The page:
Derr, Munson vote to oust Young

January 17, 1998


Staff Writer

ANNAPOLIS - Moments after the Maryland Senate agreed Friday afternoon to banish embattled Sen. Larry Young, a colleague leaned over to Sen. Donald F. Munson said how the situation just made him feel sick.

That comment came Sen. John W. Derr, R-Frederick/Washington, Munson said. Like Munson, a Hagerstown Republican, Derr didn't disagree with the results: Both senators voted with the majority of the historic 36-10 vote to expel Young for a variety of ethics abuses.

But even those who felt ousting Young from the Senate was the right thing to do also felt an emotional drain from an ordeal that hasn't been played out in state politics in more than 200 years, Munson said.


"I think everyone kind of felt that way - either sick to their stomachs or sick to their hearts," he said.

Munson said the decision to expel Young came at the end of a "gut-wrenching" session that saw Young face the charges that he used his political office to benefit his private business affairs.

But Young's responses were not compelling enough to sway Munson, who entered the legislature the same time Young did 23 years ago. Munson said Young, a Baltimore City lawmaker, sounded like someone fighting for his political future.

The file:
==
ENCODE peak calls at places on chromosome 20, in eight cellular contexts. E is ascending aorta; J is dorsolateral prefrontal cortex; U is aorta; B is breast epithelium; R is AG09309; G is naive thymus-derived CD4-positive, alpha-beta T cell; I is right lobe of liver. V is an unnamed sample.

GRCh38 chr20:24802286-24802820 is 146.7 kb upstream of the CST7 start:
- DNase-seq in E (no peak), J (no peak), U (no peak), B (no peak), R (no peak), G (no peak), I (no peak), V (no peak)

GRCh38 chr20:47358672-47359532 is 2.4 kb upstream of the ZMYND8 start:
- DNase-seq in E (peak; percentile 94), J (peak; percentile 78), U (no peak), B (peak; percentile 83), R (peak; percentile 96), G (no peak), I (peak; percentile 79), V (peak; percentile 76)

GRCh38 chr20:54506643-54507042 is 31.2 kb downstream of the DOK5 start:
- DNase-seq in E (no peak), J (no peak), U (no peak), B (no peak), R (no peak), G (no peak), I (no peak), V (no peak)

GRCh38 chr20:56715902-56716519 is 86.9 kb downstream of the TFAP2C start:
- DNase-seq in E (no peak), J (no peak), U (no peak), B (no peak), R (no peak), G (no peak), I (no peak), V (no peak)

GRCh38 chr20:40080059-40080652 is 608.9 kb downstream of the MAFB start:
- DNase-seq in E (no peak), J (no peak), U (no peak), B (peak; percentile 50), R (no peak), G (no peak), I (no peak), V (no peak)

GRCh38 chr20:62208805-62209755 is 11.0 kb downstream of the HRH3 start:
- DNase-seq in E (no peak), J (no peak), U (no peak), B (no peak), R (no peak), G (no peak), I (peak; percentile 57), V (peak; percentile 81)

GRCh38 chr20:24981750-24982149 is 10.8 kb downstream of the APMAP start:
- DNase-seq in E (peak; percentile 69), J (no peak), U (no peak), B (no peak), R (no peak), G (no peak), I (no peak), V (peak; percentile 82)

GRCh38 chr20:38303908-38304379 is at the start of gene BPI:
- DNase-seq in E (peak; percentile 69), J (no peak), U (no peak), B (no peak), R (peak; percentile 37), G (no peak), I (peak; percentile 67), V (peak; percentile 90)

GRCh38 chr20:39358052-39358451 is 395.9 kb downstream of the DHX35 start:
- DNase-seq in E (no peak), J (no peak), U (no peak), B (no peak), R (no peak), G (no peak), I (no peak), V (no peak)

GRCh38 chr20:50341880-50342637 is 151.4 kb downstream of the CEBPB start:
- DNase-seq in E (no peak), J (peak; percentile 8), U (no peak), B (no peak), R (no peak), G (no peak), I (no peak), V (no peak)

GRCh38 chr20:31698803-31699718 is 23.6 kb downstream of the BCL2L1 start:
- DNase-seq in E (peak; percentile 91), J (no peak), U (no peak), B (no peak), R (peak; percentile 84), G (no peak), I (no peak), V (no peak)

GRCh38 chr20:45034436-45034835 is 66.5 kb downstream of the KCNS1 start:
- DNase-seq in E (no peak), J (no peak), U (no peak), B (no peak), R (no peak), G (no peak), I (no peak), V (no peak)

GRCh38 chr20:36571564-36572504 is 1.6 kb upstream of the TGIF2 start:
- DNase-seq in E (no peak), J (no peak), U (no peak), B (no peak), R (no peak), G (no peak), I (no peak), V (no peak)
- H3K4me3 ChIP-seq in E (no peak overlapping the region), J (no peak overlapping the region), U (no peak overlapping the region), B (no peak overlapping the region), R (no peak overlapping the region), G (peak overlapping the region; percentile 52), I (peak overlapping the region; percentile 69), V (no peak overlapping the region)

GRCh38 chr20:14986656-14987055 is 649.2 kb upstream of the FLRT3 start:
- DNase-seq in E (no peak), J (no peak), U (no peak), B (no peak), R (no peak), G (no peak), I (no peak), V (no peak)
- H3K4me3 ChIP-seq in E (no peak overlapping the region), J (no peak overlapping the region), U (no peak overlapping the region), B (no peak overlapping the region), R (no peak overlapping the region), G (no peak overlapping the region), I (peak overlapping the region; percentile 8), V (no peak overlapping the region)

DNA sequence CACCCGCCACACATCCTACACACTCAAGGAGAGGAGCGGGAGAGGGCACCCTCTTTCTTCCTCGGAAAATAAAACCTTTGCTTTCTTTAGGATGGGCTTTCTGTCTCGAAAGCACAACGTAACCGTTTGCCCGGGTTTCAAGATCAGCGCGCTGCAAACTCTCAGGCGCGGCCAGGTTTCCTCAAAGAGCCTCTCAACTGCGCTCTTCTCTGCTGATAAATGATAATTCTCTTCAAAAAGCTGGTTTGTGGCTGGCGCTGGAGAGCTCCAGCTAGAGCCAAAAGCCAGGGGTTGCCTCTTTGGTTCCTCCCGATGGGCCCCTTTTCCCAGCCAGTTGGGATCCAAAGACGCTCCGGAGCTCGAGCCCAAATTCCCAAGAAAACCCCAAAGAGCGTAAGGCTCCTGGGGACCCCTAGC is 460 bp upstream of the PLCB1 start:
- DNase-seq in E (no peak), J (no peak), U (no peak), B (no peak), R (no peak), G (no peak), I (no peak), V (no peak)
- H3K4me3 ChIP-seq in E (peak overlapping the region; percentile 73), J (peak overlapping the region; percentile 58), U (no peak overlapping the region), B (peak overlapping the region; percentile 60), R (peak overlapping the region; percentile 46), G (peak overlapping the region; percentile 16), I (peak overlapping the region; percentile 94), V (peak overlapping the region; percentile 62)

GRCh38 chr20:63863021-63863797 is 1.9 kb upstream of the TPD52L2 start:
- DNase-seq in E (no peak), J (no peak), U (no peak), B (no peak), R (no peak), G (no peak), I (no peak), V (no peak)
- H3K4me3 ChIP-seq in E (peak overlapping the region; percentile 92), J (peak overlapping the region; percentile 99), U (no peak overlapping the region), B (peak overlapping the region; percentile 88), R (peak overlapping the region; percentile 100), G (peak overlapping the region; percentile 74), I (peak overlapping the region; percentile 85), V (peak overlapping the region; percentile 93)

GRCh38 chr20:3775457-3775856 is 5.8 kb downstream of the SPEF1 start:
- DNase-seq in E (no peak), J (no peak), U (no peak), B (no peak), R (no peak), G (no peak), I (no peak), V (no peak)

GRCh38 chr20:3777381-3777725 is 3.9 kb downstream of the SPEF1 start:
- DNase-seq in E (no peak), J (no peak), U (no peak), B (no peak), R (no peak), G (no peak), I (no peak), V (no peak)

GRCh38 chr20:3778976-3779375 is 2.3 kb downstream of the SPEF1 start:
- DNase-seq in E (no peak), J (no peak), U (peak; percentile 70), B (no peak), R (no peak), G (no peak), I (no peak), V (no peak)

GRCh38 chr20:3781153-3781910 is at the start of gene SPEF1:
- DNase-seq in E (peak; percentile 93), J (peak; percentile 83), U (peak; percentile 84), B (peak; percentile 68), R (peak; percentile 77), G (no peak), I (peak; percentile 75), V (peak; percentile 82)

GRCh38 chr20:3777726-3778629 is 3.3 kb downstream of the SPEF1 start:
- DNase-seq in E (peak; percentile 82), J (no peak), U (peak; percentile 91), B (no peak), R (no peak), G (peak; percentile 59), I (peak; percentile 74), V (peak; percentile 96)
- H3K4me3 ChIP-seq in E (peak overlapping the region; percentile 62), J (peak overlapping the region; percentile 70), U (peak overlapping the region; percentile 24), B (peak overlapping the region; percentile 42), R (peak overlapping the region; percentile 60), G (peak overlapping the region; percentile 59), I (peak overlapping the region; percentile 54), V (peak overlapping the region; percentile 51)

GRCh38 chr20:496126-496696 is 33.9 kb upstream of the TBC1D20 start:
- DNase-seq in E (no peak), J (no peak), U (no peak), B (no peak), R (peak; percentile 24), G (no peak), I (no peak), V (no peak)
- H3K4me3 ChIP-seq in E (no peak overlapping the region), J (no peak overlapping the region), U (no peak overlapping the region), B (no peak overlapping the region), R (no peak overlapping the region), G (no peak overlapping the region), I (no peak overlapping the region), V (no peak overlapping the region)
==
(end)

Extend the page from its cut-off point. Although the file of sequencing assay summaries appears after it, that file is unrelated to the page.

"It was a very human drama," he said.

In the end, there was only one choice, he said.

"It was a tough decision, but it was the right decision," Munson said.

The Young matter cast a spotlight on the ethical behavior of the entire legislature, and could be fuel for challengers in the elections later this year. But lawmakers insisted that the matter showed the General Assembly has the willpower to impose the harshest penalties on its own members.

"If today proves nothing else, it proves the system works," Munson said.

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